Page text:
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“Only very recently, with the proliferation of mobile devices, connectivity, and industrial-scale IoT [internet of things] has it even been possible to bring technology to a construction job site,” he says. But Bechtel says this has enormous potential to change things for the better, including “increased efficiency of resource deployment, safety, and overall productivity”–all reasons why he’s as excited as ever about the space.

Because Governments Need The Tools To Get Things Done

Guess who commissions a lot of construction? The government. Ron Bouganim, founder and managing partner of Govtech Fund, says there are three reasons why his early-stage fund focuses on software built for government agencies to do seemingly drab work–from health inspections to municipal bond issuance.

“First, regardless of whether one thinks we should have more government or less government, the fact is we have one,” Bouganim points out. “We just think it should be more efficient and effective. Second, he says, the software products he backs are “mission critical,” not just entertaining apps that people can afford to live without. “As a society, we simply can’t have our police officers, for example, use software that is outdated or broken–literally people’s lives are at risk.”

Bouganim knows as well as anyone that government agencies are typically beset by red tape, slow sales cycles, and legacy vendors–all of which make it a tough industry in which to make an impact. But “a whole new wave of startups has emerged in the past few years that leverage the cloud, build products–not contracted custom services–and are an order of magnitude less expensive than these legacy vendors. And,” he adds, “that’s the third reason: We can make money.”

Bouganim estimates that governments around the world together spend $400 billion a year on technology. “That’s trillions in custom-built legacy systems over the past few decades that need to be replaced,” he says. And in his view, “startups are the best vehicle we have as a society to deliver innovation at scale, so why not tackle the glue at the very center of it all: government.”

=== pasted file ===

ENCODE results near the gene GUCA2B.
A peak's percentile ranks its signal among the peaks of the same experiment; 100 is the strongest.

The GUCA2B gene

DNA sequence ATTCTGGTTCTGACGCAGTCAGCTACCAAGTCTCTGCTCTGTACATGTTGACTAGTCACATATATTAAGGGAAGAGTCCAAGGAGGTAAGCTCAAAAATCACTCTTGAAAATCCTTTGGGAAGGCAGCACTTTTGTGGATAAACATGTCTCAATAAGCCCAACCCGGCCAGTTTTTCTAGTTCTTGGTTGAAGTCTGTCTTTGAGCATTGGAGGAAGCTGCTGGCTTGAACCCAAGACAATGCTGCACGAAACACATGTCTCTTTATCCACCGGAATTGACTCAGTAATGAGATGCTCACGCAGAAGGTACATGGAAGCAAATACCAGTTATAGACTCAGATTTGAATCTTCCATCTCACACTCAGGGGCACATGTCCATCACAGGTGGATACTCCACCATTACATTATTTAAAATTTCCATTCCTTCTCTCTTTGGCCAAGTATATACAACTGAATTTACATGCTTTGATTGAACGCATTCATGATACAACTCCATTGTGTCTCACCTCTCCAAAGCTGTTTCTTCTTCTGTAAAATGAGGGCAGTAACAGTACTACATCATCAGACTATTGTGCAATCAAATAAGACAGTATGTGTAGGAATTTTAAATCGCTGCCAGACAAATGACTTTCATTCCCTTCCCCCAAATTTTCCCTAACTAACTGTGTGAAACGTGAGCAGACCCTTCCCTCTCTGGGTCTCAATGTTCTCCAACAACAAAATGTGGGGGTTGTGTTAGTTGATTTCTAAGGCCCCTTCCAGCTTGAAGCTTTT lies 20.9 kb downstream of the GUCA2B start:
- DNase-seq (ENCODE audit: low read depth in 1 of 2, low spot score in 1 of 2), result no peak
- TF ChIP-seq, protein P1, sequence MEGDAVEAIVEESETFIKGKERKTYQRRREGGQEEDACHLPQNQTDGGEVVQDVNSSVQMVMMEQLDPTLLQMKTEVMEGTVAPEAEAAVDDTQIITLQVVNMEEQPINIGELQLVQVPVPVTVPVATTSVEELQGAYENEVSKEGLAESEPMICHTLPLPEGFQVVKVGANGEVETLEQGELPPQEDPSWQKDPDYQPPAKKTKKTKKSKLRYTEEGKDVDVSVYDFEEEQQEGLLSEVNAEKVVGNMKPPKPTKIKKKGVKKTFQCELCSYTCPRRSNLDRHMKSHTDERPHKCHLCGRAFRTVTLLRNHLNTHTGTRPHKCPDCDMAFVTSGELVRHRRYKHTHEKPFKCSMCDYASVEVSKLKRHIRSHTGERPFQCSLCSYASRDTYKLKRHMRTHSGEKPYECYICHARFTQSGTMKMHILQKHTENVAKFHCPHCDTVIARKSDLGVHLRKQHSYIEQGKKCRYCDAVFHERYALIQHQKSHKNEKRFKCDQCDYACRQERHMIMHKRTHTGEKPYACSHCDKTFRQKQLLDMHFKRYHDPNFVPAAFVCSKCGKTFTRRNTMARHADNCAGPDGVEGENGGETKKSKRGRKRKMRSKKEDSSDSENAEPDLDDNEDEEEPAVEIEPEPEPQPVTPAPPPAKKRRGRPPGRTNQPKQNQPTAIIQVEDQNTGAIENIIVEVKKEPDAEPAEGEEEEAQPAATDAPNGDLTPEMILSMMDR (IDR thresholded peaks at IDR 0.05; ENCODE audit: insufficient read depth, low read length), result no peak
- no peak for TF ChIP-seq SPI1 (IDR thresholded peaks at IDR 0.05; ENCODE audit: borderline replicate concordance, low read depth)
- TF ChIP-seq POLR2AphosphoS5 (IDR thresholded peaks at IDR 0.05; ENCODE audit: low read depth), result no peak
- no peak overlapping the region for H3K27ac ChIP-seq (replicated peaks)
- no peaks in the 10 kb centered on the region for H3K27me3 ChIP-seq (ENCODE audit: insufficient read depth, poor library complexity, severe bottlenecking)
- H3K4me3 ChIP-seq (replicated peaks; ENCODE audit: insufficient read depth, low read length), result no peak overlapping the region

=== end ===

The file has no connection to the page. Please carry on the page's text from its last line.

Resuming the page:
Related: Six Women VCs On How They Broke Into The Ultimate Boys’ Club

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Because So Many Diseases Still Need Curing

Developing new medicines is another “glacier-pace,” capital-intensive enterprise. According to Tracy Saxton, managing partner at Pivotal bioVenture Partners, it typically takes “12-15 years and $2.6 billion to confirm the hypothesis [and] to understand whether you have a viable drug that you can take to the FDA for approval.” But even after that’s secured, it “doesn’t make the drug successful–you have to educate physicians, sometimes change the practice of medicine, do real-world studies,” she explains. “Last–and definitely not least in our current environment–you have to figure out who will pay for it.”

Biotech may be booming, but these barriers to entry still loom large. Even for someone like Saxton, who holds a holds a PhD in molecular and medical genetics, there’s no guarantee of success in such a difficult, long-tail industry. But she doesn’t hesitate when I ask her why she’s so passionate about the sector.

“[When] scientists and physicians bring a drug to the market, we are helping patients and their families. I don’t wake up in the morning and ask myself if what I do is important or if it makes a difference in the world. I know it.”


Beck Bamberger founded BAM Communications in 2008 and writes regularly for Forbes, Inc., and The Huffington Post about entrepreneurship, public relations, and culture.

About the author

Beck Bamberger founded BAM Communications in 2008 and writes regularly for Forbes, Inc., and HuffPost about entrepreneurship, public relations, and culture.